Last, but not the least, strengthening the criminal justice response is indicated, which includes training and sensitization on violence against women for all involved in the criminal justice system. I wonder how well such a training would be received when quite recently, prior to the launch of the new penal code, Supreme Court actually barred judges from attending the training sessions held to create awareness on the incoming system. Such is the backwardness of those heading the system which makes one feel hopeless and helpless in the view of anything getting better.

Change; It Starts from Within

I believe, we, as the society have a far more crucial role to play. We are the ones who can rock the boat that the lawmakers stand on, the elected officials who promise us a trip to Mars and back, if we would just place that tick on the piece of paper that affords them a luxurious lifestyle for the succeeding 5 years. WE need to create avenues where we can question our elected members, push them towards achieving what WE want. We need to strategise ways to make even someone who is hard of hearing as our incumbent President know that we, the people, demand better from his administration.

WE need to believe in the change that we want to foster and bring. WE need to change our perspective and outlook on abuse and victims of abuse. WE need to let go of the notion that it is not our business, as long as it doesn’t happen to one of ours. WE need to empathize. WE need to care. Then only the change that WE clamor for will materialize, of course through tough years of hard work to get there.

Maldivian government needs to take preemptive measures before the next Ibthihal or Ziyadha makes the headlines. But with an administration that cares naught what the people think, the hope that remains is one that flickers out too often. I believe that it is WE, the people who can bring the change WE want. And it is WE, the people that need to take that first or even hundredth step for that matter, towards achieving the goal of creating a society that takes care of its vulnerable and affords them security, when they need it the most.

“We must unite. Violence against women cannot be tolerated, in any form, in any context, in any circumstance, by any political leader or by any government.” – Secretary-General Ban Ki-moon

500 Days; #FindMoyameehaa

500 Days; Find Moyameehaa - Source: Twitter

500 Days; Find Moyameehaa – Source: Twitter

Never will I forget,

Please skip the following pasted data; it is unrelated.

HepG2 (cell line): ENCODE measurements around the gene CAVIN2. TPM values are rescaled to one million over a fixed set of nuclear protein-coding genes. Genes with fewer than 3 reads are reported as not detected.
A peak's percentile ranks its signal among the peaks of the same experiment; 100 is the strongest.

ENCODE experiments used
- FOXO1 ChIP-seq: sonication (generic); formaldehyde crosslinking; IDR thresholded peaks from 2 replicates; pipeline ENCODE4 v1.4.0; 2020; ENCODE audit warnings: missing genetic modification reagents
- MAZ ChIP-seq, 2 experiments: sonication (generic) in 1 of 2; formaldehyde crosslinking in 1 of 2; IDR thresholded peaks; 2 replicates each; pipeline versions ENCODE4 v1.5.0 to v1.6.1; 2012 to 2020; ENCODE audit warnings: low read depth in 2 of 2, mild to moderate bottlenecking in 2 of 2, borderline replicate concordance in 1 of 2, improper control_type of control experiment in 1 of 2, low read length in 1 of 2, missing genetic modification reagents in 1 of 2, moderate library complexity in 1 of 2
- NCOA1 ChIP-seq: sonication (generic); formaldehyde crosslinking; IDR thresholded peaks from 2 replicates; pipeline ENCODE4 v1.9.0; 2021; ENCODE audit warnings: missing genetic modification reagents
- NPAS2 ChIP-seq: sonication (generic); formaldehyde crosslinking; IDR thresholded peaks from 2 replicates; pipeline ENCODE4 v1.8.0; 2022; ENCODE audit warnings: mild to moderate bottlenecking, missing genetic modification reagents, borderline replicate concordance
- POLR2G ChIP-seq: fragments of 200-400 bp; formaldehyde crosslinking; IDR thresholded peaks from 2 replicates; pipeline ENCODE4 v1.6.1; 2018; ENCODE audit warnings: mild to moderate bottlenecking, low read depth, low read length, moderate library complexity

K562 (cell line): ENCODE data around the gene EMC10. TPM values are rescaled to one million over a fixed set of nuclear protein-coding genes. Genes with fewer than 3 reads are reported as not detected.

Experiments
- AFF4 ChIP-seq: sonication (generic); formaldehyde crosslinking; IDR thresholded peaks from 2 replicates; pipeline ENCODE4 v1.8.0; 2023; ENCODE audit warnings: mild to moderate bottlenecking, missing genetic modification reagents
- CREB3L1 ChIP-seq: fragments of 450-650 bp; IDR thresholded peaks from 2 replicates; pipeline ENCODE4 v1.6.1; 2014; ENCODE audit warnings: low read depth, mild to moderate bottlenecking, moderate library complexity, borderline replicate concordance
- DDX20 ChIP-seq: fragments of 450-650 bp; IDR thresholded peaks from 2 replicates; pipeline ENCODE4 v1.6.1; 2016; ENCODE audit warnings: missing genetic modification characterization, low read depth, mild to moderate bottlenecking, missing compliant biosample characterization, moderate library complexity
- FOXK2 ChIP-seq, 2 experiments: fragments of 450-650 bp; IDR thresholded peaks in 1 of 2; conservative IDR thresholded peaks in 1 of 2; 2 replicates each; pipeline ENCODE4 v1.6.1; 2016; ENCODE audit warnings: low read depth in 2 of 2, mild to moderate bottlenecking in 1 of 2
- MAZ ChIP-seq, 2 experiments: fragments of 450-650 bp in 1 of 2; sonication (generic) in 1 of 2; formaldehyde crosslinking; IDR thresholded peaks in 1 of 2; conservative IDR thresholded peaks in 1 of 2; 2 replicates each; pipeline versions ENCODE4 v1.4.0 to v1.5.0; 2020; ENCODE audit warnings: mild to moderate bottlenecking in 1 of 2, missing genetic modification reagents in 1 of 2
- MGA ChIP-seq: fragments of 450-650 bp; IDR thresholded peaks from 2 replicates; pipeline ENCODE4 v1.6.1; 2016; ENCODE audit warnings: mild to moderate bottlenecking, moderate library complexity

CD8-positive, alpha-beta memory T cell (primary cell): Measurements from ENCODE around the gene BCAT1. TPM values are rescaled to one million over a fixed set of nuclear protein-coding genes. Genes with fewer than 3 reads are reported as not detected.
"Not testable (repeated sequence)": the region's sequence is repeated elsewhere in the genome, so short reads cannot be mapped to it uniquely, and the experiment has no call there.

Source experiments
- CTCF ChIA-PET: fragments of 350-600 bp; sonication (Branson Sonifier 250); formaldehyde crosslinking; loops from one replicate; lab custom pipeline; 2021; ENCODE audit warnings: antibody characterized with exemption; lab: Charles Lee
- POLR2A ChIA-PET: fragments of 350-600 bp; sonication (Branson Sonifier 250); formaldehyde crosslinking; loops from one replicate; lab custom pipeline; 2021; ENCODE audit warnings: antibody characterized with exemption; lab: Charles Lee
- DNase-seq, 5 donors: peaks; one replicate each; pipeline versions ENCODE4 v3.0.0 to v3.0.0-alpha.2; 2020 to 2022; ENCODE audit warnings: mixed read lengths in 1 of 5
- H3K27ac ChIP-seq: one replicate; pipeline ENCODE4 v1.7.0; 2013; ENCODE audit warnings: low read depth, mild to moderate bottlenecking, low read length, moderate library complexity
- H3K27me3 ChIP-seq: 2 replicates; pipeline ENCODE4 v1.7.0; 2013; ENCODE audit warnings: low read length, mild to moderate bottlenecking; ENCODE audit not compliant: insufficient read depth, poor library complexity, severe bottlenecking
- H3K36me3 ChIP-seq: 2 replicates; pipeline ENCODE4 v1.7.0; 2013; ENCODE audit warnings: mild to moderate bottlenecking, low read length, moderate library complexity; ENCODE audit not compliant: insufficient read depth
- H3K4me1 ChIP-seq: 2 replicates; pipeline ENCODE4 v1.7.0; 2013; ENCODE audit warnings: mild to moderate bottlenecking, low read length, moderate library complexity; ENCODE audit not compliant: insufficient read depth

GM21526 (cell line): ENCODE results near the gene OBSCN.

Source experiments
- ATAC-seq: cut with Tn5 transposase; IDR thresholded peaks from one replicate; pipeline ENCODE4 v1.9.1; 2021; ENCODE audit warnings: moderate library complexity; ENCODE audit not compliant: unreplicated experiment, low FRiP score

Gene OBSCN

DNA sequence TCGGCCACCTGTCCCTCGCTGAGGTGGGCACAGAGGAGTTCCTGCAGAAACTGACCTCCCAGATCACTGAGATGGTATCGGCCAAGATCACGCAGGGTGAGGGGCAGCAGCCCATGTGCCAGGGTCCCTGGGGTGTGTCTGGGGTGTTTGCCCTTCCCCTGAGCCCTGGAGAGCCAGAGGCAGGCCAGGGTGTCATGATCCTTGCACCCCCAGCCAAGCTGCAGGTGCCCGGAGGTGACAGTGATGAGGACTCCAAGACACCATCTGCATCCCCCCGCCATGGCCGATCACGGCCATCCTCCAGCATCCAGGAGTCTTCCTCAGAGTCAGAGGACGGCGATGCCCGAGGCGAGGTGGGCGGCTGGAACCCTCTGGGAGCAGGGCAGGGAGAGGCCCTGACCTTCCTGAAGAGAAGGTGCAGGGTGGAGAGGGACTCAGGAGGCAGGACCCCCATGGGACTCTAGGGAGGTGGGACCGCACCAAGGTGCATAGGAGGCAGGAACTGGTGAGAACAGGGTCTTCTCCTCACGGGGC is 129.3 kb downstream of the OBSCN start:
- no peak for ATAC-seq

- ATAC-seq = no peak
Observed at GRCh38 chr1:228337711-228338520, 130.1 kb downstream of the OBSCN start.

The shiver of apprehension that coursed through me
When news of Rilwan’s disappearance made headlines

Never did I believe,
That one of the kindest & bravest souls I know of
Would face a fate as this, 500 days of not knowing

Never did I think,
Negligence on part of the law enforcement that should serve and protect
Would be such blatant and belligerent in nature

Never will I unsee,
The sorrow etched deep, on the faces of Rilwan’s family & friends
Specially that of his mother, whose tears run unchecked, whose pleas have gone unheard, till today

Never would I be able to accept,
The callous disregard for human life
On the part of this government & its head of state

Never will I stop waiting & hoping,
For answers on Rilwan’s whereabouts
On what happened to him

Never will I stop asking to,
#FindMoyameehaa

My Friend, the Pathological Liar

PathoLiar

Source: Google Images – Quote Addicts

I’ve been meaning to write this article for sometime now. Contrary to the belief that some might hold over my blog being an avenue for just articles on local politics, I do write on other issues as well. Sometimes it’s hard to find the time to write down my thoughts, other times, I’m just too lazy to give into the urge to write. But this article? Well, I wouldn’t want to NOT write this for anything.

Let me ask you this first. Have you ever encountered a pathological liar? Have you ever had the misfortune of inviting one into your life, your home, family and your inner circle of friends? Well, I have. If you think, whoa, you were dumb enough to do that, think again. Pathological liars don’t go around advertising the fact to people around them. Nor do they have it tattooed on their foreheads, which would truly be helpful. It can be really hard to identify one, especially if you are the type to trust people because you don’t go around lying about every single thing that is your life as part of your daily routine.

The Psychiatric Times defines a pathological liar to be one who has a “long history (maybe lifelong history) of frequent and repeated lying for which no apparent psychological motive or external benefit can be discerned.” Well let me tell you this. If you haven’t met one or cannot even comprehend the fact that one who fits into the mould might exist, think again. I’m here to tell you, it’s all true.